While growing up in Delhi, each winter, my mother would buy black carrots that only appeared during the winter season to make our regular supply of kanji. She would take about three large carrots, scrub, slice and dice them, drown them in about two litres of hot water in a traditional ceramic pickle barni. Adding salt, red chilli powder and about four tablespoons of crushed mustard seeds, she’d plonk the jar in the sun. Stirring occasionally, every now and then, she’d check whether the deep crimson kanji was tart enough, and just the right shade of red. Once it was ready, the family would sit under the winter sun on the balcony and sip on a glass of kanji, the elixir of digestion after a meal of piping hot chola bhaturas and halwa.
The lactobacillus bacteria from the air, responsible for converting the sugar in the vegetable into lactic acid, made for a heady ferment, full of probiotics to aid even the most sluggish digestive system—a traditional home remedy—long before the age of laxatives and pepto-bismol.
Cut to recent times, Kimchi, Kefir drinks and Kombucha are the latest imports in the fermented foods category that are fast catching the fancy of health-conscious millennials and are rapidly filling up the shelves of all leading supermarkets.
Kefir grains, a culture of bacteria and yeasts, are being used to create milk, coconut and water kefir, while kombucha, fermented cold tea is produced by fermenting tea using SCOBY (Symbiotic Colony of Bacteria and Yeast), a symbiotic culture of bacteria and yeast, a pulpy mass known as a mushroom or the mother, which seemingly has a life of its own.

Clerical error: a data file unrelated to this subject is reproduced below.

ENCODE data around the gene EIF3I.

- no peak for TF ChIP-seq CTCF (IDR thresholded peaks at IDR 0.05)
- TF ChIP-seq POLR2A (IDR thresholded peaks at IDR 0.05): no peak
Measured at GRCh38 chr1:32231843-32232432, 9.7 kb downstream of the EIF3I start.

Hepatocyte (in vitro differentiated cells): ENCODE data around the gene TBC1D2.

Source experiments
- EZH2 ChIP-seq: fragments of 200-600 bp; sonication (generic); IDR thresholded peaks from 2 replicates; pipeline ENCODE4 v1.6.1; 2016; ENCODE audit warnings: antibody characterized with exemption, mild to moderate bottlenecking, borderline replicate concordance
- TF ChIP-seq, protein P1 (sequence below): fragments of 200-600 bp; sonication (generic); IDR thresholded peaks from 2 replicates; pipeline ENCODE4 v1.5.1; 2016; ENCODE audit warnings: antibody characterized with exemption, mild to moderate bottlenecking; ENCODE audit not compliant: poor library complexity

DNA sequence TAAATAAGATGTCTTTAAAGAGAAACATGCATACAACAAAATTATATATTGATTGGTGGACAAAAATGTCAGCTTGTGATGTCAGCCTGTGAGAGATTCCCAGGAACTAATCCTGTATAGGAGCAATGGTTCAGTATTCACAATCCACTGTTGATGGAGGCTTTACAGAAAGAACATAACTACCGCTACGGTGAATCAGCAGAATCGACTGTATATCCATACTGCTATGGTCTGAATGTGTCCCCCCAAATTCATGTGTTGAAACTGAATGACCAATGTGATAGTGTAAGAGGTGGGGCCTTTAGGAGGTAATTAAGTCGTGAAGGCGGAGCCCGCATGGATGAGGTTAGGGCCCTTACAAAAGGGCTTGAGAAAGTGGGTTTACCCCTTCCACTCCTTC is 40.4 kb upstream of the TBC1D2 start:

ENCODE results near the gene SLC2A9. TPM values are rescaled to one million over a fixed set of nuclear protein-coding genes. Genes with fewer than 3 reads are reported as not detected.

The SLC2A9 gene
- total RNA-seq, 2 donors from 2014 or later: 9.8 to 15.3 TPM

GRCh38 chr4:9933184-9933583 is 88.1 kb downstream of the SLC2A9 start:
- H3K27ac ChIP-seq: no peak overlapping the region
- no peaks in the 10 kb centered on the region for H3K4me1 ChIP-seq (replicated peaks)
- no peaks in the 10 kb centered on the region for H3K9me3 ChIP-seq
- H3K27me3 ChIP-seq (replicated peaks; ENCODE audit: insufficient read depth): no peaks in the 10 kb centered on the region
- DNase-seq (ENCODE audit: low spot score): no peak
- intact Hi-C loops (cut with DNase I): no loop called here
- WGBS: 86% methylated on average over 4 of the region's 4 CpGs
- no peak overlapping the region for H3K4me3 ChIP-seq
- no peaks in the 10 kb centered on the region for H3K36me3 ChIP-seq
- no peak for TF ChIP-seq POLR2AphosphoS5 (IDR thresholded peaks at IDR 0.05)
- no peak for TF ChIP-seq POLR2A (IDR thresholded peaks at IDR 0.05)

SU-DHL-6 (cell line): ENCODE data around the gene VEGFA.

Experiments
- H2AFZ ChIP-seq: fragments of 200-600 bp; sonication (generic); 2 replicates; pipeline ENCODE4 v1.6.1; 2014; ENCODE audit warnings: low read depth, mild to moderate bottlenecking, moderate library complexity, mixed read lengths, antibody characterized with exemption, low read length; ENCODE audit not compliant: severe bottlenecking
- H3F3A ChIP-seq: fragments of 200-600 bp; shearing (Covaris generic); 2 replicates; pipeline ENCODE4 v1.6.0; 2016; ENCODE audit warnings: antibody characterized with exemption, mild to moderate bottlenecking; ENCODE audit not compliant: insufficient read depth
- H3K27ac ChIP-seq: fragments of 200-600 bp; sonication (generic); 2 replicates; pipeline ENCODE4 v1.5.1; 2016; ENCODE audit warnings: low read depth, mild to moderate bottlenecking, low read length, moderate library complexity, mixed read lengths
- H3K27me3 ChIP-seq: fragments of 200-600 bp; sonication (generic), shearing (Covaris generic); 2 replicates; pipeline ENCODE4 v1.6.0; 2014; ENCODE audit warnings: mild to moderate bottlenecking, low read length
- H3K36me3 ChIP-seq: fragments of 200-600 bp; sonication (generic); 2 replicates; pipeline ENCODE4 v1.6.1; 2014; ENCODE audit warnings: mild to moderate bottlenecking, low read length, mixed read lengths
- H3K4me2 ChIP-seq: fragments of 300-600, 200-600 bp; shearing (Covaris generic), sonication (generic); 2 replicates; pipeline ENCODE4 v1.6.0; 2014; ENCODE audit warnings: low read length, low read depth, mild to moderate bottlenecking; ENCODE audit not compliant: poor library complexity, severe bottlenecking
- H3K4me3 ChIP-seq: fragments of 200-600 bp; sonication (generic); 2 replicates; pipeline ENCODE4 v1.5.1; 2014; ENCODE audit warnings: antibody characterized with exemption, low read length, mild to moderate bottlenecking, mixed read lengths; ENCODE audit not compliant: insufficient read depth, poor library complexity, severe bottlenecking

Another popular import is the German Sauerkraut, where finely cut raw cabbage is pickled in brine to create sour translucent cabbage, replete with vitamins and healthy microbes. There are several young homegrown brands such as Mo’s Kefir, Bombucha, Happy Booch, Atmosphere Kombucha that are now creating good gut products for a nascent marketplace.
The history of indigenous ferments
The repertoire of fermented dishes in India is very diverse—jalebi, idli, dhokla, appam, and many more. The most ubiquitous fermented food across India is curd where the lactobacillus bacteria transforms lactose into lactic acid.
Each Indian region has embraced the technique of fermentation with local ingredients—some of the most classic dishes being made with leftover rice. In Assam, Tripura, West Bengal, Bangladesh and regions of Bihar, people make a meal of leftover rice soaked in water called poita bhaat or panta bhaat. In Odisha, Jharkhand and Chhattisgarh, pakhala is cooked rice fermented in water tempered with curry leaves, cumin and fried chilli peppers. There’s also Kerala’s pazham kanji or vellachoru, Andhra’s saddi annam and Tamil Nadu’s pazhaya soru.
Benefits of fermentation
Fermentation is an anaerobic process that cultivates good bacteria in foods. In fermentation, microorganisms such as yeast and bacteria break down food components such as sugar into products with a unique flavour, feel and look, having undergone controlled microbial growth. The art of fermentation has been bubbling in our kitchens for generations.
In the Bhagvad Gita, the three basic gunas—Sattvic, Rajasic and Tamasic—define the qualities of a person’s nature and determines what he eats. Fermented foods are said to be related to Rajasic tendencies: passionate, restless and energetic, and foods that have not been freshly made.
According to Ayurveda, fermented foods are best avoided during the summer and monsoon seasons, when the digestive fire is at its lowest, but could be consumed during spring and winter. Explains Vinita Contractor, Founder, Down 2 Hearth, a nutrition and health consultancy, “Ayurveda considers fermented or cultured foods heating or pitta-aggravating and, in excess, may cause overheating and/or inflammation.” During summer months, fermented foods can be consumed in small amounts to boost digestive strength. “Thus, those with a pitta dominant system are advised to avoid sour foods and choose foods that haven’t been fermented for very long period,” she says.